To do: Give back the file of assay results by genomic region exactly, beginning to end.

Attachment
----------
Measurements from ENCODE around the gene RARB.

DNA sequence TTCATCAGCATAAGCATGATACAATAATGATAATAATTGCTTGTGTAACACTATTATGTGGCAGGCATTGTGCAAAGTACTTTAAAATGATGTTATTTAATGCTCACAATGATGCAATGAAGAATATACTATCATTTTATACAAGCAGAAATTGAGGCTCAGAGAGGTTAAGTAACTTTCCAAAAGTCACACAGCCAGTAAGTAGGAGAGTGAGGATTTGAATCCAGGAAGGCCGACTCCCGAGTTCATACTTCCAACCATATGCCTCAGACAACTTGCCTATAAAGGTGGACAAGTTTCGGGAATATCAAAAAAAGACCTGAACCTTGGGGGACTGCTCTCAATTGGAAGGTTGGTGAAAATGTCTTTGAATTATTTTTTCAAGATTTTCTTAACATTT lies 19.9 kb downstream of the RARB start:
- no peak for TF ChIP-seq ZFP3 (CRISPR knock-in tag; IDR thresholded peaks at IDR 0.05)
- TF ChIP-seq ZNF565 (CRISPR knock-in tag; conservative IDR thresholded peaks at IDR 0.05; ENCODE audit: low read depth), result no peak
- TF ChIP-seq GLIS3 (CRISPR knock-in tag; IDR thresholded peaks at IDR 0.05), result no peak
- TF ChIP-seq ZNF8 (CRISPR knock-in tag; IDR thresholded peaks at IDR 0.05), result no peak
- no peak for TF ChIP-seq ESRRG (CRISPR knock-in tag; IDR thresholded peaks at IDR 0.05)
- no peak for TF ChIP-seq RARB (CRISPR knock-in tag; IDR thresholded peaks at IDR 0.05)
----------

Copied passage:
Measurements from ENCODE around the gene RARB.

DNA sequence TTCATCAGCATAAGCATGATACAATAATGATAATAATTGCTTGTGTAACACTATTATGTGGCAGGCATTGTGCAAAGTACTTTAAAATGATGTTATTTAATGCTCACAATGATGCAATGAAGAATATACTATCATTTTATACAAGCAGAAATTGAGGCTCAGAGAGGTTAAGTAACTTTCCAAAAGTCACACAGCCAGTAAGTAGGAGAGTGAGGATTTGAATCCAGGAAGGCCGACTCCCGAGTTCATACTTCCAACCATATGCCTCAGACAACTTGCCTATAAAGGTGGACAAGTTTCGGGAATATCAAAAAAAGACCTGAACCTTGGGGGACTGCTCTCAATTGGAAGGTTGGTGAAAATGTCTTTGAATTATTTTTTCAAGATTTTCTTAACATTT lies 19.9 kb downstream of the RARB start:
- no peak for TF ChIP-seq ZFP3 (CRISPR knock-in tag; IDR thresholded peaks at IDR 0.05)
- TF ChIP-seq ZNF565 (CRISPR knock-in tag; conservative IDR thresholded peaks at IDR 0.05; ENCODE audit: low read depth), result no peak
- TF ChIP-seq GLIS3 (CRISPR knock-in tag; IDR thresholded peaks at IDR 0.05), result no peak
- TF ChIP-seq ZNF8 (CRISPR knock-in tag; IDR thresholded peaks at IDR 0.05), result no peak
- no peak for TF ChIP-seq ESRRG (CRISPR knock-in tag; IDR thresholded peaks at IDR 0.05)
- no peak for TF ChIP-seq RARB (CRISPR knock-in tag; IDR thresholded peaks at IDR 0.05)